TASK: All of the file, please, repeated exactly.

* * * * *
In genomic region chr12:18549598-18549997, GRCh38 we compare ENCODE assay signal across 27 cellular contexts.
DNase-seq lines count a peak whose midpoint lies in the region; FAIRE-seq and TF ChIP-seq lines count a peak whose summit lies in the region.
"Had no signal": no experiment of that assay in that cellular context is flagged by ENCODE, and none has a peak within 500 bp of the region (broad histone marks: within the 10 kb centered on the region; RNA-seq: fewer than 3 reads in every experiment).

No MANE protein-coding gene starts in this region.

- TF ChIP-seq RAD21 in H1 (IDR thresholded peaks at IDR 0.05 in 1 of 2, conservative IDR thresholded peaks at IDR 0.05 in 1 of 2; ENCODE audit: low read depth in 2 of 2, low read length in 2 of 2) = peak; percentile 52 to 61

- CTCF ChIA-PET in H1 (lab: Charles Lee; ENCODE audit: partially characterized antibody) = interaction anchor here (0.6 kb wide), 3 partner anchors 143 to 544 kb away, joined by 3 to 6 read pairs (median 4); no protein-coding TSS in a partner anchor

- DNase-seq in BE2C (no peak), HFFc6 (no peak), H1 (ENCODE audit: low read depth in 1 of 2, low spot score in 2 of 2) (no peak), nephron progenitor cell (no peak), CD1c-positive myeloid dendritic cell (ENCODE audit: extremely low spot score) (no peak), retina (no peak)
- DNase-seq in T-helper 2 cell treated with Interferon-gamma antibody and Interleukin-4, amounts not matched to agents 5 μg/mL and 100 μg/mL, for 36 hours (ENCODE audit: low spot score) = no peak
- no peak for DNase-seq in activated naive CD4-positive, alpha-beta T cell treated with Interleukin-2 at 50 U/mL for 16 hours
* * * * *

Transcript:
In genomic region chr12:18549598-18549997, GRCh38 we compare ENCODE assay signal across 27 cellular contexts.
DNase-seq lines count a peak whose midpoint lies in the region; FAIRE-seq and TF ChIP-seq lines count a peak whose summit lies in the region.
"Had no signal": no experiment of that assay in that cellular context is flagged by ENCODE, and none has a peak within 500 bp of the region (broad histone marks: within the 10 kb centered on the region; RNA-seq: fewer than 3 reads in every experiment).

No MANE protein-coding gene starts in this region.

- TF ChIP-seq RAD21 in H1 (IDR thresholded peaks at IDR 0.05 in 1 of 2, conservative IDR thresholded peaks at IDR 0.05 in 1 of 2; ENCODE audit: low read depth in 2 of 2, low read length in 2 of 2) = peak; percentile 52 to 61

- CTCF ChIA-PET in H1 (lab: Charles Lee; ENCODE audit: partially characterized antibody) = interaction anchor here (0.6 kb wide), 3 partner anchors 143 to 544 kb away, joined by 3 to 6 read pairs (median 4); no protein-coding TSS in a partner anchor

- DNase-seq in BE2C (no peak), HFFc6 (no peak), H1 (ENCODE audit: low read depth in 1 of 2, low spot score in 2 of 2) (no peak), nephron progenitor cell (no peak), CD1c-positive myeloid dendritic cell (ENCODE audit: extremely low spot score) (no peak), retina (no peak)
- DNase-seq in T-helper 2 cell treated with Interferon-gamma antibody and Interleukin-4, amounts not matched to agents 5 μg/mL and 100 μg/mL, for 36 hours (ENCODE audit: low spot score) = no peak
- no peak for DNase-seq in activated naive CD4-positive, alpha-beta T cell treated with Interleukin-2 at 50 U/mL for 16 hours